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Joshi's Firm Support Bailed out Many Desi Defence Projects

Admiral D K Joshi, who stepped down as the Chief of Naval Staff (CNS) is sure to be missed by the R&D fraternity for the firm support he extended to some of the home-grown programmes.

Published: 28th February 2014 08:47 AM  |   Last Updated: 28th February 2014 08:50 AM   |  A+A-

Admiral-DK-Joshi_PTI

Admiral D K Joshi, who stepped down as the Chief of Naval Staff (CNS) is sure to be missed by the R&D fraternity for the firm support he extended to some of the home-grown programmes. Terming him as a ‘gentleman-officer, senior officials who spoke to Express, said that Joshi was always a huge supporter of India’s research and development (R&D) efforts in the defence sector.

The naval variant of Light Combat Aircraft (LCA) which had ran into long delays owing to multiple manufacturing flaws, including a bulky undercarriage, is one programme Joshi backed right from his tenure as the Deputy CNS.

An official monitoring the current progress of the naval LCA project says that Joshi never lost his confidence in the programme, even when the entire naval establishment vented its ire over unprecedented delays. “Today, if the naval LCA project is back on track, Admiral Joshi needs to be given the credit. He did an excellent job and moderated the progress at the right time, ensuring the right pace. Even when the senior-most naval officers minced no words over the delays, Joshi stood ground and saw through the issues. This brought in an attitudinal change from the the Navy towards project,” says the official.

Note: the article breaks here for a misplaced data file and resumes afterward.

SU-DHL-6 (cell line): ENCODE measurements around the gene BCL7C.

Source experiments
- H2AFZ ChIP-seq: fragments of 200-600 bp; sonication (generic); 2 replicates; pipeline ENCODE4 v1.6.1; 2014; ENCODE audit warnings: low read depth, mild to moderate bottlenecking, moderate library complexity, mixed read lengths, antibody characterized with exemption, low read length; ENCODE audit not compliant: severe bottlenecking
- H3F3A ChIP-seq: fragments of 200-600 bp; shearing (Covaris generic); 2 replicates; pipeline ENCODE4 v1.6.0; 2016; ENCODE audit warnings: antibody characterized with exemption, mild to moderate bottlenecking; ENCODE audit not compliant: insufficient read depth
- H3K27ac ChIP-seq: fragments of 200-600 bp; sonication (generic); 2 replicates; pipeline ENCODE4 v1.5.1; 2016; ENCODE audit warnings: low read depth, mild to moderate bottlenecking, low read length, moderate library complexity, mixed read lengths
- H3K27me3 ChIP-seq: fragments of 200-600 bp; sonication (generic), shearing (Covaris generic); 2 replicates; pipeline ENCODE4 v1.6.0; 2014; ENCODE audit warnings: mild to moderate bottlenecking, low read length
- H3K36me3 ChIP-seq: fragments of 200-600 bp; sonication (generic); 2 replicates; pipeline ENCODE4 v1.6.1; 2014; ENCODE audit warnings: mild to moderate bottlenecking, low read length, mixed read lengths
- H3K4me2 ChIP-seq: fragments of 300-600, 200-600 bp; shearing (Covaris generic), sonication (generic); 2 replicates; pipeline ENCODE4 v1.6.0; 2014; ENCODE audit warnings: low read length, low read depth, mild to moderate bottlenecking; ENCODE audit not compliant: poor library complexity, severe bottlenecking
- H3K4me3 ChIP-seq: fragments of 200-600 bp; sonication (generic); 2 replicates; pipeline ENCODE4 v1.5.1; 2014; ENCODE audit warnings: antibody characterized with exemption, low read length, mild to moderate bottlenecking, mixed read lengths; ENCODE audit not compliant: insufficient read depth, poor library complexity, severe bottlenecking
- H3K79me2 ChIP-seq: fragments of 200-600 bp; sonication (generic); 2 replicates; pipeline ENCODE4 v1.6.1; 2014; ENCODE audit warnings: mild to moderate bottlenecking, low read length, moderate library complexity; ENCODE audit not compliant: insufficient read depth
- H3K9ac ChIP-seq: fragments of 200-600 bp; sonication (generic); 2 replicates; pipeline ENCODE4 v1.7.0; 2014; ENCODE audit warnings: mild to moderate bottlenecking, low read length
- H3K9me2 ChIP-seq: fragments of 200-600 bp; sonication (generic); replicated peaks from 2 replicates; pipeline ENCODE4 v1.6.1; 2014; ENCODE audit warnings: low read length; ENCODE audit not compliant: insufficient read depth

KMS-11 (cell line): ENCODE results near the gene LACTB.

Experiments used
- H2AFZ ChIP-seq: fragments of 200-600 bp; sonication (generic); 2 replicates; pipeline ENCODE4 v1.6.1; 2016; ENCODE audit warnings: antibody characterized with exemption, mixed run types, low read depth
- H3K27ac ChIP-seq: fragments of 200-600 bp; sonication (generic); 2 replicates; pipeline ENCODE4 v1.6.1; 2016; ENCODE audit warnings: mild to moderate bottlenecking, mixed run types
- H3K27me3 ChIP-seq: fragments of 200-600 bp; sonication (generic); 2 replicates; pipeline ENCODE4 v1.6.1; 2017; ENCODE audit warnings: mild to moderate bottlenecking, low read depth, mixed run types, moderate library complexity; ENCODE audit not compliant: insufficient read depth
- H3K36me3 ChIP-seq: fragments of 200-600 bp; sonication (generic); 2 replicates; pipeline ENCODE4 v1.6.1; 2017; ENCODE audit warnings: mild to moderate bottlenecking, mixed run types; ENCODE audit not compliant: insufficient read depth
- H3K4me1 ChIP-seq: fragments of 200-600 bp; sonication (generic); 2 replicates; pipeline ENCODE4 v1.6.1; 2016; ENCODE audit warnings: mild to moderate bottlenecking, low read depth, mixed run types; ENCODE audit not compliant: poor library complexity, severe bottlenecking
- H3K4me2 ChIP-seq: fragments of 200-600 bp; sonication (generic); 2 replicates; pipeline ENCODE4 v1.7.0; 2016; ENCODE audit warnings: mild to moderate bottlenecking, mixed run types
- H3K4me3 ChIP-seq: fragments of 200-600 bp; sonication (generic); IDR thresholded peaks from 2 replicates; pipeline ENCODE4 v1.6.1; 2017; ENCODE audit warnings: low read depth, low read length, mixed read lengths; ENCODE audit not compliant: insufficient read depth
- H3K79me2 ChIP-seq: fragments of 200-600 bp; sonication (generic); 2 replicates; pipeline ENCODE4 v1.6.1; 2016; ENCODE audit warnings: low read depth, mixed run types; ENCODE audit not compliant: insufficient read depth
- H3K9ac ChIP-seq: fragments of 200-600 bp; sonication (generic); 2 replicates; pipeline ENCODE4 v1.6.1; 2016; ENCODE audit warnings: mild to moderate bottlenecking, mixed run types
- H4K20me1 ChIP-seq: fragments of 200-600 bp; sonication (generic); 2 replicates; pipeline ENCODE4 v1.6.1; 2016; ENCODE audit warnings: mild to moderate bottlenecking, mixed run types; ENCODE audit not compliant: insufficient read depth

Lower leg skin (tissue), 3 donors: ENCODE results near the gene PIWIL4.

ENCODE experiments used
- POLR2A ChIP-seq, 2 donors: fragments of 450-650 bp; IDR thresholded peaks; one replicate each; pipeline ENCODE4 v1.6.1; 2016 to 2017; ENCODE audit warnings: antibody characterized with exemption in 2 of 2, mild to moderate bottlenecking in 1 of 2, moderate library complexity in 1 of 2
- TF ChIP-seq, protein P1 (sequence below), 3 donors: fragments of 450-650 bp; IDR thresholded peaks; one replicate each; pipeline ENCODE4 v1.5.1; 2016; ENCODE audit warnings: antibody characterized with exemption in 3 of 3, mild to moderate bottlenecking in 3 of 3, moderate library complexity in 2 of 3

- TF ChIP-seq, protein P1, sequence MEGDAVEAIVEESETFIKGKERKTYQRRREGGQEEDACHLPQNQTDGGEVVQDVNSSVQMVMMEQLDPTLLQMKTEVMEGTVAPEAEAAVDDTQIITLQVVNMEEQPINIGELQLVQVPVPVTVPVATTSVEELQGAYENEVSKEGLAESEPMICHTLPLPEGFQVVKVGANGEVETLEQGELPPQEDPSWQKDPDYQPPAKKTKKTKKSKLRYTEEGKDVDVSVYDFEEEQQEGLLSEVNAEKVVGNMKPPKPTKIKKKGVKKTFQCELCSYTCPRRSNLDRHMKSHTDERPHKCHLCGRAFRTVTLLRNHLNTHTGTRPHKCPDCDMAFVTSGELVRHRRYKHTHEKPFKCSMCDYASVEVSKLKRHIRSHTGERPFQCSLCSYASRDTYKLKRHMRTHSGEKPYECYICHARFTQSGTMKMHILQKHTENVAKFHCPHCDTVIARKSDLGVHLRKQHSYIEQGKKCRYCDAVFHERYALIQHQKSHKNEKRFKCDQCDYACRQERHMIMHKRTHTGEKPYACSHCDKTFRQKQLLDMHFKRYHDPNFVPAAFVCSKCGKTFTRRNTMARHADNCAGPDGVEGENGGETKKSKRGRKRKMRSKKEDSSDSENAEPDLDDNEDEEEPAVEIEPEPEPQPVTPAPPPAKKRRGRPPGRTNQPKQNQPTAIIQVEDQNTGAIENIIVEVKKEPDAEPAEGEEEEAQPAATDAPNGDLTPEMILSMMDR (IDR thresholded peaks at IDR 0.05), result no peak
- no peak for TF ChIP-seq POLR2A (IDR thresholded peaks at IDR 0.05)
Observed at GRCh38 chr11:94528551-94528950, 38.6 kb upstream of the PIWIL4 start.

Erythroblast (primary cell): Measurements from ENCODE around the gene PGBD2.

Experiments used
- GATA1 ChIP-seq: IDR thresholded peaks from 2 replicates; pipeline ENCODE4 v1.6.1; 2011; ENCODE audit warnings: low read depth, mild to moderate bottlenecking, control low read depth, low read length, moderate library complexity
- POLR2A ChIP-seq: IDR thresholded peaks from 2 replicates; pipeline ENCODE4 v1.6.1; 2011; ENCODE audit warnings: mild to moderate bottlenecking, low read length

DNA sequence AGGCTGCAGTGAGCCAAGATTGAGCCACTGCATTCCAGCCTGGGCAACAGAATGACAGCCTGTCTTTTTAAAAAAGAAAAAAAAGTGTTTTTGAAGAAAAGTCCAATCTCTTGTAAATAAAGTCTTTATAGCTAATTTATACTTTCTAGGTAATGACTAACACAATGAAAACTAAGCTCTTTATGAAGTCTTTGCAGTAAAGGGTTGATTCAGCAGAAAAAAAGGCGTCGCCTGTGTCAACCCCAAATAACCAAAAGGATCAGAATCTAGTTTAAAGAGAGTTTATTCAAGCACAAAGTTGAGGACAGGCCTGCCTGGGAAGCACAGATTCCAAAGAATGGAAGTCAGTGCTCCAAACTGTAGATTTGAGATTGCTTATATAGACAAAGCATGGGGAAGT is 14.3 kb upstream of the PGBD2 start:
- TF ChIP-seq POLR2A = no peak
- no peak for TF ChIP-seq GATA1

He said Joshi’s calm approach had a positive impact on the project. “During all the review meetings, he told the LCA team that quality mattered and the delays were understandable. Considering that there were multiple agencies involved in the project, Joshi’s backing came at a crucial time,” he said.

The Defence Research and Development Organisation (DRDO), which often received flack from the Services for time and cost over-runs of various projects, saw a messiah in Joshi, who is said to have gone the extra mile, during various project reviews. “Not just Tejas, even for submarine and torpedo projects he was always on our side. He understood the R&D efforts and we always felt very comfortable to work with the Navy. He always wanted more prototypes for all projects and dealt very friendly when a serious issue came up. His participative nature was very heart-warming,” says a DRDO official.



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